I believe that the orthodox approach is to look at any problem and say god "will not suffer you to be tempted above that ye are able" or point out how god will "make weak things become strong unto them." Or maybe that was just me. When this concept broke down for me, when I finally realized that there are some problems in life that cannot be solved, problems that required that I swallow the injustices of it all... that's when it came apart at the seams.

Sure there are orthodox explanations. There always are. This time I just let it change me.

It can be at the root of how Mormons define the very purpose of life... if an unsolvable problem comes along it can throw a wrench into the works of this life being a time for people to progress or prepare to meet god. Well what if something physiological prevents you from doing that?
Boyd Packer, General Conference, Oct 2010, Cleansing the Inner Vessel wrote:Some suppose that they were preset and cannot overcome what they feel are inborn temptations toward the impure and unnatural. Not so! Remember, God is our Heavenly Father.
The last sentence was changed from what was delivered over the pulpit. The last sentence was originally "Why would our heavenly father do that to anyone?" So it sounds like BKP had some of our same questions! The bottom line, if you've made a "gospel hobby" out of agency, where agency is the most important thing, then having the ability to chose in all circumstances becomes a necessary piece to that puzzle.

Someone recently bumped an old thread and I read one of my posts from several months ago. Must have been a dark period for me. ;) The gist was that our interactions with others may heavily influence our views about god. If we don't have a lot of support from people we may feel god is distant. If we receive a lot of support from people we may feel god is intimately involved in our lives. Interactions with others can be difficult because many times people that have not experienced something first hand are not in a position to understand how it feels, much less help us. It can be hard for a community to support people with ADHD when 1) no one wants to talk about it. 2) very few people actually understand how hard it is. So I can see how it's easy to feel cut off from god's presence when you feel cut off by your community.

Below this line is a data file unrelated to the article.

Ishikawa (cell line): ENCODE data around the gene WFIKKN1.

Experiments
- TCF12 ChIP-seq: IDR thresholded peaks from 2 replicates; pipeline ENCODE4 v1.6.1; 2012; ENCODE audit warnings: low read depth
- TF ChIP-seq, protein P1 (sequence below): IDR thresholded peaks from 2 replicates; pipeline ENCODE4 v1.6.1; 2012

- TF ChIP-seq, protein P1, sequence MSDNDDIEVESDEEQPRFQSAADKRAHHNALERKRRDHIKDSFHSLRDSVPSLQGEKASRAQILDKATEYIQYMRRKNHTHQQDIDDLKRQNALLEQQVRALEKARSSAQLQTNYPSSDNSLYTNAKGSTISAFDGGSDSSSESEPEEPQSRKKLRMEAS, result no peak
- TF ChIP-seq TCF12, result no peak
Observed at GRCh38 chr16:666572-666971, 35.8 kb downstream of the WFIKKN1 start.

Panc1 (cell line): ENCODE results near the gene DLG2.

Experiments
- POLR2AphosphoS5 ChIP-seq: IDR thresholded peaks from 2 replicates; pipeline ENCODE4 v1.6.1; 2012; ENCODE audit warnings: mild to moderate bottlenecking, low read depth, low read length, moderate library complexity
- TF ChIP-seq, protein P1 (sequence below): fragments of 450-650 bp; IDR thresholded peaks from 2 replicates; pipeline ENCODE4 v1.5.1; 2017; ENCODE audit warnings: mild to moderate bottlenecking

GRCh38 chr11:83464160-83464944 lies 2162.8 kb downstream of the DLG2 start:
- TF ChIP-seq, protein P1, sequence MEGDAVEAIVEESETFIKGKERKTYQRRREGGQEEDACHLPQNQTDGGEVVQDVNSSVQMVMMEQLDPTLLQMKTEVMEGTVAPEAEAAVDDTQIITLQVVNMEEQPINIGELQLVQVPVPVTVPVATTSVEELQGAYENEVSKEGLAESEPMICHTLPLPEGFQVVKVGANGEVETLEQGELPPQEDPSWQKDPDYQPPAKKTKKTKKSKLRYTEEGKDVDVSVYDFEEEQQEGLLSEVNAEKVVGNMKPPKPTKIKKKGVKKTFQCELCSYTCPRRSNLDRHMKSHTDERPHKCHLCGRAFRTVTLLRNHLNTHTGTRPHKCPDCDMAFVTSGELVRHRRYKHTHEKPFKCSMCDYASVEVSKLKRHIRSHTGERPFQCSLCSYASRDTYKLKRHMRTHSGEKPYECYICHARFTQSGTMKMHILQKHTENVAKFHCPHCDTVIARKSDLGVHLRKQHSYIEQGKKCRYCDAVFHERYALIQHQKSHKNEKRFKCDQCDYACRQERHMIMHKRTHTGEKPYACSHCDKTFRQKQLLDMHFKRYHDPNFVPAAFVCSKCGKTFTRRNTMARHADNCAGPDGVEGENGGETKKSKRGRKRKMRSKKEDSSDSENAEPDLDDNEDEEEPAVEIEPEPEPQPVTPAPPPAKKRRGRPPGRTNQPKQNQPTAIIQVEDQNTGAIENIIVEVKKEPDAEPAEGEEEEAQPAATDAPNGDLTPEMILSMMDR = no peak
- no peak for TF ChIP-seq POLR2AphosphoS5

Maybe cut off is too strong. Maybe it's more related to not finding someone that "gets it."
all sinners, a future, all saints, a past, beginning, the ending, return to ash

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hawkgrrrl
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Re: An ADHD FC

Post by hawkgrrrl » 25 Jan 2017, 16:01

To go back to your two questions:
First, I need some guidance on how to be the young men's president in this state. I can teach good principles with confidence, and I can perform administrative duties, but I feel like I can't testify of anything.
Someone once said that when it comes to the youth, the most important thing you can do is love them and put them at the center. I've been so impressed with the young men's leaders who have taken my sons under their wing, helped them get jobs, gone to their school performances, and helped with their eagle projects. That's by far the most important thing you can be doing. I say think of it as helping them to launch into adulthood.
Second, how do I pray now? The prayers I've been able to honestly be happy with are like this: "Heav - actually, I have no idea if you're anything like a father. You don't seem to have acted much like one." Sometimes I have to stop here. But if I keep going: "If you're there, and capable of listening, and actually care, then thank you for... what? I don't really even know. There are many wonderful things in my life, but I don't know if you had a hand in any of them. Thank you for putting it all in motion? I guess?" And it continues that way.
I'm going to go off script here to say a few things you won't hear at church. First, the Brother of Jared was not very diligent at prayer, but it wasn't that he lacked faith or was not a good guy. He just didn't remember to pray. He was a busy guy. I think life is busy, and prayers are rote when things are going more or less OK so there honestly isn't that much to say. True meaningful prayer, in my life anyway, happens when things are going wrong - not stuff like church, but LIFE stuff. I'm worried about my kids, my health is bad, someone dies, I'm feeling dejected about work, whatever. To me, those are the times when I really can pour my heart out. I say don't force it. Let it be what it is.